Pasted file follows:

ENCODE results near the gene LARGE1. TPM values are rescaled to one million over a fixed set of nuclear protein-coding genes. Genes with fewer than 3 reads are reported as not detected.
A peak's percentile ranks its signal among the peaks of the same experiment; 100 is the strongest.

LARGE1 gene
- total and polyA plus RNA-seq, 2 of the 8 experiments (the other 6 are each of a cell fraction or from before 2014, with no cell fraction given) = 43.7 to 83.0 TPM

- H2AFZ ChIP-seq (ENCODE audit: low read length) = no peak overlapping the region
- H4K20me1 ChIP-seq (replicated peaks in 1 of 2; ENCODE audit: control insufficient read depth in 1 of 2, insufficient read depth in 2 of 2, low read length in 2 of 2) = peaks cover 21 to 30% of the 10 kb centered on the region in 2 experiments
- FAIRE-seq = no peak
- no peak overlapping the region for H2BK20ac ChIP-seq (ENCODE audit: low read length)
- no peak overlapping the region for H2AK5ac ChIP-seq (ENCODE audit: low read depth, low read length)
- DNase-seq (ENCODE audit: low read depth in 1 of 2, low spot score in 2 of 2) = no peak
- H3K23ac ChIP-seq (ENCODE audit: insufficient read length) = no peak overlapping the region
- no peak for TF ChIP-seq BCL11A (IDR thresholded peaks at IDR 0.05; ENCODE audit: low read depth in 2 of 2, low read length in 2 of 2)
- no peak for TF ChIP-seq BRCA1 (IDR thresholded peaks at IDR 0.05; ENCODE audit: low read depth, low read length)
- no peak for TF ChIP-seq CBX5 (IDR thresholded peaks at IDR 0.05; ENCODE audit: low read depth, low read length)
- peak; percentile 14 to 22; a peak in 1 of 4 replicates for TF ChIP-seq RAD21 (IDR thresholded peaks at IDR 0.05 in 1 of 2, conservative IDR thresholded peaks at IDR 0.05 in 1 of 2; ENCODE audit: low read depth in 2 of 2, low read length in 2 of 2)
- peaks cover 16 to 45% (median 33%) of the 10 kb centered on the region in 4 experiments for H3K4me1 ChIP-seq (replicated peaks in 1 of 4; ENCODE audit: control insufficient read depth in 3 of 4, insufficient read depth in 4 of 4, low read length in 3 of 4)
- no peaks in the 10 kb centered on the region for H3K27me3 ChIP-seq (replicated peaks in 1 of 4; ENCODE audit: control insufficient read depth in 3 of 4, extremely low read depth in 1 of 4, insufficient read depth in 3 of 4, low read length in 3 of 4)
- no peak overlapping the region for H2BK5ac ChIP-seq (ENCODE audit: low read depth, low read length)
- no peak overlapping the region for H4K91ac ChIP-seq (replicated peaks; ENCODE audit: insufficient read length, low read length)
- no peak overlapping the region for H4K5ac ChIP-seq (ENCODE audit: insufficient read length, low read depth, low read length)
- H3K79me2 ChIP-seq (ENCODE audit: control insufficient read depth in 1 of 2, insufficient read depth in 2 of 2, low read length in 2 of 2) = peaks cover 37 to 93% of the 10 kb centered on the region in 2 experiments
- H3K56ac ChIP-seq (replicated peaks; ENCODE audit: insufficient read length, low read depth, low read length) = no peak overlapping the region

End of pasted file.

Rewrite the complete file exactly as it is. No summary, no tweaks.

ENCODE results near the gene LARGE1. TPM values are rescaled to one million over a fixed set of nuclear protein-coding genes. Genes with fewer than 3 reads are reported as not detected.
A peak's percentile ranks its signal among the peaks of the same experiment; 100 is the strongest.

LARGE1 gene
- total and polyA plus RNA-seq, 2 of the 8 experiments (the other 6 are each of a cell fraction or from before 2014, with no cell fraction given) = 43.7 to 83.0 TPM

- H2AFZ ChIP-seq (ENCODE audit: low read length) = no peak overlapping the region
- H4K20me1 ChIP-seq (replicated peaks in 1 of 2; ENCODE audit: control insufficient read depth in 1 of 2, insufficient read depth in 2 of 2, low read length in 2 of 2) = peaks cover 21 to 30% of the 10 kb centered on the region in 2 experiments
- FAIRE-seq = no peak
- no peak overlapping the region for H2BK20ac ChIP-seq (ENCODE audit: low read length)
- no peak overlapping the region for H2AK5ac ChIP-seq (ENCODE audit: low read depth, low read length)
- DNase-seq (ENCODE audit: low read depth in 1 of 2, low spot score in 2 of 2) = no peak
- H3K23ac ChIP-seq (ENCODE audit: insufficient read length) = no peak overlapping the region
- no peak for TF ChIP-seq BCL11A (IDR thresholded peaks at IDR 0.05; ENCODE audit: low read depth in 2 of 2, low read length in 2 of 2)
- no peak for TF ChIP-seq BRCA1 (IDR thresholded peaks at IDR 0.05; ENCODE audit: low read depth, low read length)
- no peak for TF ChIP-seq CBX5 (IDR thresholded peaks at IDR 0.05; ENCODE audit: low read depth, low read length)
- peak; percentile 14 to 22; a peak in 1 of 4 replicates for TF ChIP-seq RAD21 (IDR thresholded peaks at IDR 0.05 in 1 of 2, conservative IDR thresholded peaks at IDR 0.05 in 1 of 2; ENCODE audit: low read depth in 2 of 2, low read length in 2 of 2)
- peaks cover 16 to 45% (median 33%) of the 10 kb centered on the region in 4 experiments for H3K4me1 ChIP-seq (replicated peaks in 1 of 4; ENCODE audit: control insufficient read depth in 3 of 4, insufficient read depth in 4 of 4, low read length in 3 of 4)
- no peaks in the 10 kb centered on the region for H3K27me3 ChIP-seq (replicated peaks in 1 of 4; ENCODE audit: control insufficient read depth in 3 of 4, extremely low read depth in 1 of 4, insufficient read depth in 3 of 4, low read length in 3 of 4)
- no peak overlapping the region for H2BK5ac ChIP-seq (ENCODE audit: low read depth, low read length)
- no peak overlapping the region for H4K91ac ChIP-seq (replicated peaks; ENCODE audit: insufficient read length, low read length)
- no peak overlapping the region for H4K5ac ChIP-seq (ENCODE audit: insufficient read length, low read depth, low read length)
- H3K79me2 ChIP-seq (ENCODE audit: control insufficient read depth in 1 of 2, insufficient read depth in 2 of 2, low read length in 2 of 2) = peaks cover 37 to 93% of the 10 kb centered on the region in 2 experiments
- H3K56ac ChIP-seq (replicated peaks; ENCODE audit: insufficient read length, low read depth, low read length) = no peak overlapping the region